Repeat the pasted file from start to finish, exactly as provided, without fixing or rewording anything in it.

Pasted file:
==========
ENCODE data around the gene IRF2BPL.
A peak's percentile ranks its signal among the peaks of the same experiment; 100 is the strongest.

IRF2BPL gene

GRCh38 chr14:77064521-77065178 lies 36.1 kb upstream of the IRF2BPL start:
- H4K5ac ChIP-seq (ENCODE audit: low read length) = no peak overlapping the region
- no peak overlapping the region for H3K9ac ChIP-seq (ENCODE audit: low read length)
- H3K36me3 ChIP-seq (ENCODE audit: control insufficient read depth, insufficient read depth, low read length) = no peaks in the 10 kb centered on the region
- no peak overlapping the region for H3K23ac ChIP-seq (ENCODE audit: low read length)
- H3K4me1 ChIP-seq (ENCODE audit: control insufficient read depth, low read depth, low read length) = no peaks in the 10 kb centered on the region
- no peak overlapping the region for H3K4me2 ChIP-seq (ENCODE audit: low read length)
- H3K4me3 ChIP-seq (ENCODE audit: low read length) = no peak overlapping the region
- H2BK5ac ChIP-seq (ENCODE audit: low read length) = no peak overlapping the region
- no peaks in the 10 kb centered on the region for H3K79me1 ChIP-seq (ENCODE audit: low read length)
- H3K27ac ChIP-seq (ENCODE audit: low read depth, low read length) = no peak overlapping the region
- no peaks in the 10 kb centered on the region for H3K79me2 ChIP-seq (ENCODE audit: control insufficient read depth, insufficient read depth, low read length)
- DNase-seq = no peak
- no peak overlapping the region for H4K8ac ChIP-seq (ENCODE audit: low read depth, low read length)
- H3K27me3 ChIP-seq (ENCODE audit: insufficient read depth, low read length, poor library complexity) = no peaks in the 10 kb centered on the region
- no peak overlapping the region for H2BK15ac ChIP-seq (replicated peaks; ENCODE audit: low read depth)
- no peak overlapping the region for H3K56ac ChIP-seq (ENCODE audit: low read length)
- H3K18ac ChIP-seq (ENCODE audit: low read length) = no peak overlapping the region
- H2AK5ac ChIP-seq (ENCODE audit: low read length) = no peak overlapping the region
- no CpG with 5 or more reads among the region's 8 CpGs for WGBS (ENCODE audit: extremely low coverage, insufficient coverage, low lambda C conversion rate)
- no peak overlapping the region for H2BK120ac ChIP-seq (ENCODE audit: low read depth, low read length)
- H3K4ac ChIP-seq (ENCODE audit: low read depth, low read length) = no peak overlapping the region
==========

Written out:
ENCODE data around the gene IRF2BPL.
A peak's percentile ranks its signal among the peaks of the same experiment; 100 is the strongest.

IRF2BPL gene

GRCh38 chr14:77064521-77065178 lies 36.1 kb upstream of the IRF2BPL start:
- H4K5ac ChIP-seq (ENCODE audit: low read length) = no peak overlapping the region
- no peak overlapping the region for H3K9ac ChIP-seq (ENCODE audit: low read length)
- H3K36me3 ChIP-seq (ENCODE audit: control insufficient read depth, insufficient read depth, low read length) = no peaks in the 10 kb centered on the region
- no peak overlapping the region for H3K23ac ChIP-seq (ENCODE audit: low read length)
- H3K4me1 ChIP-seq (ENCODE audit: control insufficient read depth, low read depth, low read length) = no peaks in the 10 kb centered on the region
- no peak overlapping the region for H3K4me2 ChIP-seq (ENCODE audit: low read length)
- H3K4me3 ChIP-seq (ENCODE audit: low read length) = no peak overlapping the region
- H2BK5ac ChIP-seq (ENCODE audit: low read length) = no peak overlapping the region
- no peaks in the 10 kb centered on the region for H3K79me1 ChIP-seq (ENCODE audit: low read length)
- H3K27ac ChIP-seq (ENCODE audit: low read depth, low read length) = no peak overlapping the region
- no peaks in the 10 kb centered on the region for H3K79me2 ChIP-seq (ENCODE audit: control insufficient read depth, insufficient read depth, low read length)
- DNase-seq = no peak
- no peak overlapping the region for H4K8ac ChIP-seq (ENCODE audit: low read depth, low read length)
- H3K27me3 ChIP-seq (ENCODE audit: insufficient read depth, low read length, poor library complexity) = no peaks in the 10 kb centered on the region
- no peak overlapping the region for H2BK15ac ChIP-seq (replicated peaks; ENCODE audit: low read depth)
- no peak overlapping the region for H3K56ac ChIP-seq (ENCODE audit: low read length)
- H3K18ac ChIP-seq (ENCODE audit: low read length) = no peak overlapping the region
- H2AK5ac ChIP-seq (ENCODE audit: low read length) = no peak overlapping the region
- no CpG with 5 or more reads among the region's 8 CpGs for WGBS (ENCODE audit: extremely low coverage, insufficient coverage, low lambda C conversion rate)
- no peak overlapping the region for H2BK120ac ChIP-seq (ENCODE audit: low read depth, low read length)
- H3K4ac ChIP-seq (ENCODE audit: low read depth, low read length) = no peak overlapping the region